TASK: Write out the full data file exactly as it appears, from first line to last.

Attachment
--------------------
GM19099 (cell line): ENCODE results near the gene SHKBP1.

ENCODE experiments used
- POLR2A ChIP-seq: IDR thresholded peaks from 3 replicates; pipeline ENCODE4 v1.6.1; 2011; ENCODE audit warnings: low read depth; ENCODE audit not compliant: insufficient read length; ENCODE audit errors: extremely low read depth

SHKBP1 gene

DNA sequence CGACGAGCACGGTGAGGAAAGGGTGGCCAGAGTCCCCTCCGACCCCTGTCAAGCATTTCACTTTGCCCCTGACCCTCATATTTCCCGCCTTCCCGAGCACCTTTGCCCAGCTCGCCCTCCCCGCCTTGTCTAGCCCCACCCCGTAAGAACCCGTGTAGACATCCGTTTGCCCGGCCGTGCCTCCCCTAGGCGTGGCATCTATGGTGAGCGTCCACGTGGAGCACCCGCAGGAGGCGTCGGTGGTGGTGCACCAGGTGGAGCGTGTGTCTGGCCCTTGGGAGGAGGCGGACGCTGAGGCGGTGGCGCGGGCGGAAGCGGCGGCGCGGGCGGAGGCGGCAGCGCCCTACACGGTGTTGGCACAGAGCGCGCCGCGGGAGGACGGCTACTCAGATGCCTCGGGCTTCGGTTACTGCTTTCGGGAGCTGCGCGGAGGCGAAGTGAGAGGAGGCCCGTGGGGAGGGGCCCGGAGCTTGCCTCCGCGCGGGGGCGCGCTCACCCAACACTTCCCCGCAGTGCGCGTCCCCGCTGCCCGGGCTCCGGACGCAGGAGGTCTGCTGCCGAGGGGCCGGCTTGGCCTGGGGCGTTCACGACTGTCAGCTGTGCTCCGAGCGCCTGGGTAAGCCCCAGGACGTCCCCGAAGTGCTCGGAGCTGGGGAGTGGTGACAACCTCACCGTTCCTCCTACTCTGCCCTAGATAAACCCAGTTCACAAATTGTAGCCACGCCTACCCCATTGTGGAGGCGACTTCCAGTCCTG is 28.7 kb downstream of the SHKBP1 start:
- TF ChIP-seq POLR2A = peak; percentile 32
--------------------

GM19099 (cell line): ENCODE results near the gene SHKBP1.

ENCODE experiments used
- POLR2A ChIP-seq: IDR thresholded peaks from 3 replicates; pipeline ENCODE4 v1.6.1; 2011; ENCODE audit warnings: low read depth; ENCODE audit not compliant: insufficient read length; ENCODE audit errors: extremely low read depth

SHKBP1 gene

DNA sequence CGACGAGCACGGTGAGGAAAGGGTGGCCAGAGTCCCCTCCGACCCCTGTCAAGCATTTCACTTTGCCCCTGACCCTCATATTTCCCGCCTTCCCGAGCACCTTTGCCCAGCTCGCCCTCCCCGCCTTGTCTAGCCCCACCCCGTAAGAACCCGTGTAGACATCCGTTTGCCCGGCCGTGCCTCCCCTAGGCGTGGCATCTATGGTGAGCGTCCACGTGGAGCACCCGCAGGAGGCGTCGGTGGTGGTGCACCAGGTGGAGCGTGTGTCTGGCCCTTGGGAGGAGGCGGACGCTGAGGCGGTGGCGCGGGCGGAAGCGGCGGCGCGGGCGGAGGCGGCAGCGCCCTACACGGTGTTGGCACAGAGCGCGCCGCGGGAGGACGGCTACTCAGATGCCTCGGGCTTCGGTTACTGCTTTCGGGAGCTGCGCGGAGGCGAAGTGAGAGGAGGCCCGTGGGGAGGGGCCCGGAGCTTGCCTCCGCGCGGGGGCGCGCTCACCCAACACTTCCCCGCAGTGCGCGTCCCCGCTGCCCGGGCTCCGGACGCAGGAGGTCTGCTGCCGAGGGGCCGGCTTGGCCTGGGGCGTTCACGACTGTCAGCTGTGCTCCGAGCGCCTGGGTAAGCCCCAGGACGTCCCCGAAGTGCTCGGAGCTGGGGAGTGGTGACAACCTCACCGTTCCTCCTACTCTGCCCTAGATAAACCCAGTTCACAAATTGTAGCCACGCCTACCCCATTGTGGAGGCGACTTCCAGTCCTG is 28.7 kb downstream of the SHKBP1 start:
- TF ChIP-seq POLR2A = peak; percentile 32